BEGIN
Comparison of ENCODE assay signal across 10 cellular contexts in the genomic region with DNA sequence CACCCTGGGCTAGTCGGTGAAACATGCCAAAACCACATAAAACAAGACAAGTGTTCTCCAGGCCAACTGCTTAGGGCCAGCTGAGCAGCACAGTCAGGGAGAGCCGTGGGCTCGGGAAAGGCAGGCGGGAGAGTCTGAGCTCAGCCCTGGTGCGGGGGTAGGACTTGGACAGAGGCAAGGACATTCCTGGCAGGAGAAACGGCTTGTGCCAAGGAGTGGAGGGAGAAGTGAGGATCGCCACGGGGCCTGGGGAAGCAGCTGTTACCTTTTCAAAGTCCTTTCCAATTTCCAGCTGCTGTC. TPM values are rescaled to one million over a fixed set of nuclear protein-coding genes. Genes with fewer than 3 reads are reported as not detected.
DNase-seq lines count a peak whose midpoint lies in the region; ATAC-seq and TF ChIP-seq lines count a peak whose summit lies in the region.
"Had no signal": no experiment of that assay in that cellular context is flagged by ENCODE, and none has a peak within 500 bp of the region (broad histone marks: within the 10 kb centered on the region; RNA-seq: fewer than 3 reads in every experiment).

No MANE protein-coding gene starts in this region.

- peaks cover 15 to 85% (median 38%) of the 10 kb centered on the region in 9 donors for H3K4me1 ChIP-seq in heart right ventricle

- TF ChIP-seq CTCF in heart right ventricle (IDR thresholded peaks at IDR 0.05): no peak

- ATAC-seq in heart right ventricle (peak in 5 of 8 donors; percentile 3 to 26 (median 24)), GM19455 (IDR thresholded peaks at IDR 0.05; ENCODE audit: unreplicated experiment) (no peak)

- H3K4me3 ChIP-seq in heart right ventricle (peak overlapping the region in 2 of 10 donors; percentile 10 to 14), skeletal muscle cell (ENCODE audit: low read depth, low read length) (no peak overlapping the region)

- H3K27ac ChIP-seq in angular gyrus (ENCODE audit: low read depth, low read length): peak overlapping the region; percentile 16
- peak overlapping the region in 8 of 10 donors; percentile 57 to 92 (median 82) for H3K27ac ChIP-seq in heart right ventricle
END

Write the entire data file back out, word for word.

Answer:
Comparison of ENCODE assay signal across 10 cellular contexts in the genomic region with DNA sequence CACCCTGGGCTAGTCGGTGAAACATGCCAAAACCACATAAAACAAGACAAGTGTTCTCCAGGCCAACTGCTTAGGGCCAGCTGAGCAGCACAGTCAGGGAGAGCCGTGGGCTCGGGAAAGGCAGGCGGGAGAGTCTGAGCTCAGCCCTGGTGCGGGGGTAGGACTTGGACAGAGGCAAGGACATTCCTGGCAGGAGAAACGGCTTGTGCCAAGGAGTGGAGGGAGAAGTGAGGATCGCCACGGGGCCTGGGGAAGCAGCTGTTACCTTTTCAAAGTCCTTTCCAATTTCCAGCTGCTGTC. TPM values are rescaled to one million over a fixed set of nuclear protein-coding genes. Genes with fewer than 3 reads are reported as not detected.
DNase-seq lines count a peak whose midpoint lies in the region; ATAC-seq and TF ChIP-seq lines count a peak whose summit lies in the region.
"Had no signal": no experiment of that assay in that cellular context is flagged by ENCODE, and none has a peak within 500 bp of the region (broad histone marks: within the 10 kb centered on the region; RNA-seq: fewer than 3 reads in every experiment).

No MANE protein-coding gene starts in this region.

- peaks cover 15 to 85% (median 38%) of the 10 kb centered on the region in 9 donors for H3K4me1 ChIP-seq in heart right ventricle

- TF ChIP-seq CTCF in heart right ventricle (IDR thresholded peaks at IDR 0.05): no peak

- ATAC-seq in heart right ventricle (peak in 5 of 8 donors; percentile 3 to 26 (median 24)), GM19455 (IDR thresholded peaks at IDR 0.05; ENCODE audit: unreplicated experiment) (no peak)

- H3K4me3 ChIP-seq in heart right ventricle (peak overlapping the region in 2 of 10 donors; percentile 10 to 14), skeletal muscle cell (ENCODE audit: low read depth, low read length) (no peak overlapping the region)

- H3K27ac ChIP-seq in angular gyrus (ENCODE audit: low read depth, low read length): peak overlapping the region; percentile 16
- peak overlapping the region in 8 of 10 donors; percentile 57 to 92 (median 82) for H3K27ac ChIP-seq in heart right ventricle